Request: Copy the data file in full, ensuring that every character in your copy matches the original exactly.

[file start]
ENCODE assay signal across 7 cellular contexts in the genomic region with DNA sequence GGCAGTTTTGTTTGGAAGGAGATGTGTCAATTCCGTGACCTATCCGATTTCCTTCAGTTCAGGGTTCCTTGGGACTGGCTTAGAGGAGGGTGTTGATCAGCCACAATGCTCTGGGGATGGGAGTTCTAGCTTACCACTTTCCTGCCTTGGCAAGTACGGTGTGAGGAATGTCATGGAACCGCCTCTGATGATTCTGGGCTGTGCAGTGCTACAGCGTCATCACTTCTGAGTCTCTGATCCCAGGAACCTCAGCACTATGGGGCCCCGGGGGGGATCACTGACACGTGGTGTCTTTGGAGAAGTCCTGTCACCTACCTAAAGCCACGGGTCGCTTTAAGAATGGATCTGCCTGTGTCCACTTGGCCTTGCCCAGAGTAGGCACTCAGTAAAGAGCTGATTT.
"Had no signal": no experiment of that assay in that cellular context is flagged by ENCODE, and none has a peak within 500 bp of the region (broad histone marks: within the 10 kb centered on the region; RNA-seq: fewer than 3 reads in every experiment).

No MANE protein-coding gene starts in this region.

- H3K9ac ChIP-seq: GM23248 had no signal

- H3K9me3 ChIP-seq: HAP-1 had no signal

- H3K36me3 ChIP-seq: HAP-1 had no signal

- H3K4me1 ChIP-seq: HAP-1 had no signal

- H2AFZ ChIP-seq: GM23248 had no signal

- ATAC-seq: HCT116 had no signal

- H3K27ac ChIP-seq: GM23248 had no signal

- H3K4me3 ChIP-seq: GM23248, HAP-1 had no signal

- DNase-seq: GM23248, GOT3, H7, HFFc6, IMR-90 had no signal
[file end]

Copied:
ENCODE assay signal across 7 cellular contexts in the genomic region with DNA sequence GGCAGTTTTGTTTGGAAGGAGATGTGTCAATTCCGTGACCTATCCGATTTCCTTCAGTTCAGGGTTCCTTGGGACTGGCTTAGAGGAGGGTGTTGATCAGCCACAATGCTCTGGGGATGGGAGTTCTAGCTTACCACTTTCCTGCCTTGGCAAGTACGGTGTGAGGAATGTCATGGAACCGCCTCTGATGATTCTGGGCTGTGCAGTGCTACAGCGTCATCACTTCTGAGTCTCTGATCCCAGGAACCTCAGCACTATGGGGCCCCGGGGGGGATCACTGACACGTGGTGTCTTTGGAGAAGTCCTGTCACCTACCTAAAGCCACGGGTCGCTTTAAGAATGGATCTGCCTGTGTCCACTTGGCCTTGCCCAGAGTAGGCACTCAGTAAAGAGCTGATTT.
"Had no signal": no experiment of that assay in that cellular context is flagged by ENCODE, and none has a peak within 500 bp of the region (broad histone marks: within the 10 kb centered on the region; RNA-seq: fewer than 3 reads in every experiment).

No MANE protein-coding gene starts in this region.

- H3K9ac ChIP-seq: GM23248 had no signal

- H3K9me3 ChIP-seq: HAP-1 had no signal

- H3K36me3 ChIP-seq: HAP-1 had no signal

- H3K4me1 ChIP-seq: HAP-1 had no signal

- H2AFZ ChIP-seq: GM23248 had no signal

- ATAC-seq: HCT116 had no signal

- H3K27ac ChIP-seq: GM23248 had no signal

- H3K4me3 ChIP-seq: GM23248, HAP-1 had no signal

- DNase-seq: GM23248, GOT3, H7, HFFc6, IMR-90 had no signal